Apparent murder and coverup[edit]

In 1905, Jane Stanford was at the center of one of America's legendary murder mysteries. She died of strychnine poisoning while on the island of Oahu, in a room at the Moana Hotel.

On January 14, 1905, at her Nob Hill mansion in San Francisco, Stanford consumed mineral water that tasted bitter. She promptly forced herself to vomit the water and, when both her maid and secretary agreed that the bottled water tasted strange, sent it to a pharmacy to be analyzed. The findings, returned a few weeks later, showed that the water had been poisoned with a lethal dose of strychnine. Stanford moved out of her mansion,[10] vowing never to return.[11] Elizabeth Richmond, the maid, fell under suspicion (she had previously worked in Britain and had reportedly regaled Mrs. Stanford's domestic staff with tales of English aristocrats being poisoned by their servants[10]) and was dismissed.[12] The Harry Morse Detective and Patrol Agency was retained to discreetly investigate the incident. Its detectives put Richmond under surveillance[10] and scoured records of Bay Area pharmacies for possibly suspicious purchases of strychnine, finding none.[10] While the agency learned that the mansion was a hothouse of petty staff jealousies, graft and intrigue,[11] they were unable to come up with evidence pointing to a culprit or a motive for an attempted poisoning.[10] Depressed by the conviction that an unknown party had tried to kill her, and suffering from a cold, Stanford shortly thereafter decided to sail to Hawaii,[13] with plans to continue on to Japan.[10] The Stanford party left San Francisco for Honolulu on February 15, 1905.

At the Moana Hotel on the evening of February 28, Stanford asked for bicarbonate of soda to settle her stomach. Her personal secretary, Bertha Berner (a trusted employee of twenty years' standing and the only other person present who had also been at the scene of the previous incident), prepared the solution, which Stanford drank.[10] At 11:15 p.m., Stanford cried out for her servants and hotel staff to call for a physician, declaring that that she had lost control of her body and that she believed she had been poisoned again.[13] This time, attempts to induce vomiting were unsuccessful.[10] Robert Cutler, author of "The Mysterious Death of Jane Stanford",[10] recounted what took place upon the arrival of Dr. Francis Howard Humphris, the hotel physician:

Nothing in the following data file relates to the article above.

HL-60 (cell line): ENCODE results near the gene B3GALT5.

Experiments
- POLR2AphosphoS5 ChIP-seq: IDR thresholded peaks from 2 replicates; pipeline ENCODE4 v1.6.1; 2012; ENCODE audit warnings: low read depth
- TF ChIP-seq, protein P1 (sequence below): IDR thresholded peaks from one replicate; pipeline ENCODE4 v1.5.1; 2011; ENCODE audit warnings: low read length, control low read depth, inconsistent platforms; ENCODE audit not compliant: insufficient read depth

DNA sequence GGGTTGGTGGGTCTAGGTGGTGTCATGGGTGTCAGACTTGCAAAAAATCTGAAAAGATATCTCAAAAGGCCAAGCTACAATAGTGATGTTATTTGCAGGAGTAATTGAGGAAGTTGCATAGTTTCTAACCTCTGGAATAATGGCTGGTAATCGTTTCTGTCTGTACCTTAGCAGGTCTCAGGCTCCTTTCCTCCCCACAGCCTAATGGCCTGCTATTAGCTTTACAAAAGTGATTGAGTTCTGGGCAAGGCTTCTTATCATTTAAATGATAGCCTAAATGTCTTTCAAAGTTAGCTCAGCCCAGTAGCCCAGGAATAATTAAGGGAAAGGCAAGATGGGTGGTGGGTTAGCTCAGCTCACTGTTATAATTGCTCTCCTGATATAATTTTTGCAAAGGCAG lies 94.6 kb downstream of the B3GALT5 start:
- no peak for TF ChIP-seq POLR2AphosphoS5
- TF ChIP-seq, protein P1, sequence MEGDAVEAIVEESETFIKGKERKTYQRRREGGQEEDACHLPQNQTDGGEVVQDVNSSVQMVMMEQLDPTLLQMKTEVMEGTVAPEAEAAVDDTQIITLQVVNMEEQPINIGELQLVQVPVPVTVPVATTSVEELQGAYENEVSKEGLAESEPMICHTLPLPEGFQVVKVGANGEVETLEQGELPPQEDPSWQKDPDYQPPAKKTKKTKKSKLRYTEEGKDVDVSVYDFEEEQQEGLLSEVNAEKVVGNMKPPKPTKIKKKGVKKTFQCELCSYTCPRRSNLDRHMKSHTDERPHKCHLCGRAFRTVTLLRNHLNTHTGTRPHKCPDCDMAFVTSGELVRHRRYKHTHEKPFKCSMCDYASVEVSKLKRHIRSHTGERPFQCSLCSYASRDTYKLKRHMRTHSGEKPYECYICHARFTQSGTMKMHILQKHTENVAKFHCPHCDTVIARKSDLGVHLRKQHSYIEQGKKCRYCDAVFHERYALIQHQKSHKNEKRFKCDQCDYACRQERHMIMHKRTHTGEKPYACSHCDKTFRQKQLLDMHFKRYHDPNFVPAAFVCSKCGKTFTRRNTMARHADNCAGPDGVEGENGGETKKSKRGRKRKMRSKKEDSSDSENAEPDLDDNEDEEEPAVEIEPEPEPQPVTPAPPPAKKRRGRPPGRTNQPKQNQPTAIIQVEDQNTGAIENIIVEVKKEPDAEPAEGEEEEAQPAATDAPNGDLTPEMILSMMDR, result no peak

"As Humphris tried to administer a solution of bromine and chloral hydrate, Mrs. Stanford, now in anguish, exclaimed, 'My jaws are stiff. This is a horrible death to die.' Whereupon she was seized by a tetanic spasm that progressed relentlessly to a state of severe rigidity: her jaws clamped shut, her thighs opened widely, her feet twisted inwards, her fingers and thumbs clenched into tight fists, and her head drew back. Finally, her respiration ceased. Stanford was dead from strychnine poisoning."

Forensic chemical analysis revealed the presence of strychnine in samples from the bicarbonate she had taken, as well as traces of the poison in her tissues.[10][12] After hearing three days of testimony, the coroner's jury concluded in less than two minutes that she had died of strychnine "...introduced into a bottle of bicarbonate of soda with felonious intent by some person or persons to this jury unknown."[12] The San Francisco Evening Bulletin trumpeted the news with a March 1 headline, "Mrs. Stanford Dies, Poisoned."[10][14] The testimony revealed that the bottle of bicarbonate in question had been purchased in California, had been accessible to anyone in Mrs. Stanford's residence during the period when her party was packing, and had not been used until the night of her death.[10]